In this setup, the plunger cannot be fully extended and flush with the straight edge. It would not be able to measure the piston liner protrusion from the block if the liner and straightedge are above the block since it would bottom out with the plunger being fully extended and therefore always read 0.

    Lets take a step back and presume I am measuring it correctly, and the liner and block deck are flush. What are my options in moving forward with that?
    Last edited by bunni; 06-13-2020 at 03:54 PM.
    -Kris
    #4222

  6. #6
    Administrator Ron's Avatar
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    That be the case, for that particular liner, you would need to go through several yellow shims to find one measuring at least 0.160mm (PITA), replace the liner (expensive), or shave the deck (~changes timing chain geometry).
    I would go with a 0.160mm+ shim. (This would put it within spec. ...and if they are all "short" like this one, you will get plenty of squish.)

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    While the gauge is nice, a straightedge and some feeler gauges can also work well. You can at least use it to verify what you are doing with the dial gauge is accurate. If you don't have the correct protrusion you need to either stack shims or get different shims to achieve the correct protrusion. I agree that the small dial does not have to be zeroed, you can do it all with the larger dial. The smaller dial is only to count full revolutions of the larger dial.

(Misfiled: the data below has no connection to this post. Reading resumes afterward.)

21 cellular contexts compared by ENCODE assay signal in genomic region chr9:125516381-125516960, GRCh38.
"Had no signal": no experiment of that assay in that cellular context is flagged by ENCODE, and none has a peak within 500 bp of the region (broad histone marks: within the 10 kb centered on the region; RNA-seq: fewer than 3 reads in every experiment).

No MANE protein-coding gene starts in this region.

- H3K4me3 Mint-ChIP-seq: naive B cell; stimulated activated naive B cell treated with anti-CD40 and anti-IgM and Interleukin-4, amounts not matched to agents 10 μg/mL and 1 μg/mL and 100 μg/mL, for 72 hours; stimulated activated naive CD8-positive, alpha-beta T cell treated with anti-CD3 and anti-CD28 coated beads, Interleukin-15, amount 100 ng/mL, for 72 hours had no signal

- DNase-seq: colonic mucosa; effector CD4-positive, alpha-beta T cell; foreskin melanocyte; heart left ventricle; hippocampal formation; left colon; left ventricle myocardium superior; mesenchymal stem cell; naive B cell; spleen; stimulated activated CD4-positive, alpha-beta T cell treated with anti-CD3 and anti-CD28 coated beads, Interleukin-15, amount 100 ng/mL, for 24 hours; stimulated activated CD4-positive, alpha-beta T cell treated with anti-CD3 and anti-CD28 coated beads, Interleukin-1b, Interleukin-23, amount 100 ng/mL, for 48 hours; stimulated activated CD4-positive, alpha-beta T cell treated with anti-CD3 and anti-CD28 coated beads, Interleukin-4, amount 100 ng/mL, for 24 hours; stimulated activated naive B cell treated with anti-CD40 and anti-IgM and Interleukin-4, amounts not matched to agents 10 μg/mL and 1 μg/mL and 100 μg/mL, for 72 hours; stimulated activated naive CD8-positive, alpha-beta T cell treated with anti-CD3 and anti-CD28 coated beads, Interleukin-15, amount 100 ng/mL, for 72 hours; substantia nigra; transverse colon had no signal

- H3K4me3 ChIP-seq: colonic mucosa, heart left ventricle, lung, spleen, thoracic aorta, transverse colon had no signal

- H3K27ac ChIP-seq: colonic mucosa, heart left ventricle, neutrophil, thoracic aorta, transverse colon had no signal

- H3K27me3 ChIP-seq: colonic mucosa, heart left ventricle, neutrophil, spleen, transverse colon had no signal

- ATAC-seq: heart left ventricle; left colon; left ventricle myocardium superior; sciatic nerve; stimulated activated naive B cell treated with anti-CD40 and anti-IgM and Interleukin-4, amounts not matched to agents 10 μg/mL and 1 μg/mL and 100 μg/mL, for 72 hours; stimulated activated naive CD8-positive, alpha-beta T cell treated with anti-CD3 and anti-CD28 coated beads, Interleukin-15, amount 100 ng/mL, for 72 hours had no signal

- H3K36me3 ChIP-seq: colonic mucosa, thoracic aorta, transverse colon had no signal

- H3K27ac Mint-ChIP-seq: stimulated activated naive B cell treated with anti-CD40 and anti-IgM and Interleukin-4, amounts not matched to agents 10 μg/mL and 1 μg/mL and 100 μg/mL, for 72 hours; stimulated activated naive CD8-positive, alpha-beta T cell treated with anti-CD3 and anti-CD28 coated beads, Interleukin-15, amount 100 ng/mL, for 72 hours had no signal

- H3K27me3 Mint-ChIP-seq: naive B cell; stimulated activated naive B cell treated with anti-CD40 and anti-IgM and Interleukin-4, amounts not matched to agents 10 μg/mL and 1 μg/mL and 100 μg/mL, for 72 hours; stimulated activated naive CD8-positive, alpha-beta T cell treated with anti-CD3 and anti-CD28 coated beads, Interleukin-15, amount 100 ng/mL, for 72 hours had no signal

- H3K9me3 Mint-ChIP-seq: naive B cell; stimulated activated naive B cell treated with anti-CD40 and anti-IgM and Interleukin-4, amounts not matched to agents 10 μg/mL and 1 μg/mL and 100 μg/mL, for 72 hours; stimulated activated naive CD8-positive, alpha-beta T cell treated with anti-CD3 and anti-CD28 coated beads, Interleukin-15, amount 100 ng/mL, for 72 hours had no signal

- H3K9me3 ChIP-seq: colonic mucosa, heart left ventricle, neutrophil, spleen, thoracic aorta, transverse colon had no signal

David Teitelbaum

  8. #8
    Member bunni's Avatar
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    Quote Originally Posted by David T View Post
    While the gauge is nice, a straightedge and some feeler gauges can also work well. You can at least use it to verify what you are doing with the dial gauge is accurate.
    I used a straight edge and feeler gauges the first time around. I didn't get the most consistent measurements and eventually came to redo it because I was not comfortable with that inconsistency. When I recently re-measured with the straight edge and dial indicator before taking it apart again, I got consistent and repeatable measurements. From my notes, most of those were between 0.004-0.006", averaged around 0.005", with all but one already using yellow shims. 2 of the liners were incredibly off, with the three measurements being 0.010", 0.008", and 0.005" on one of them, and then 0.008", 0.007", and 0.004" on the other. That was the reason I took everything apart again to properly clean the liner seats and that has clearly had a positive impact.

    Note that, since I was using the yellow shims already and the above measurements are in-line with roughly the thickness of yellow shims, my engine appears to have started out with everything already flush. Unfortunately, whatever shims were used originally are long gone, and I did not measure the original protrusion at all. Its likely I could get away with yellows, but its also possible that some other shim had been used.

    Testing again with feeler gauges, I cannot get my thinnest feeler (0.0015") between straight edge and the liner top, or between the straight edge and the block, when the straight edge is laid across. My indicator gives me same measurements I got before. The liner I just tested with is actually a hair UNDER the block, and the measurements with the indicator (and flashlight test) reflect that.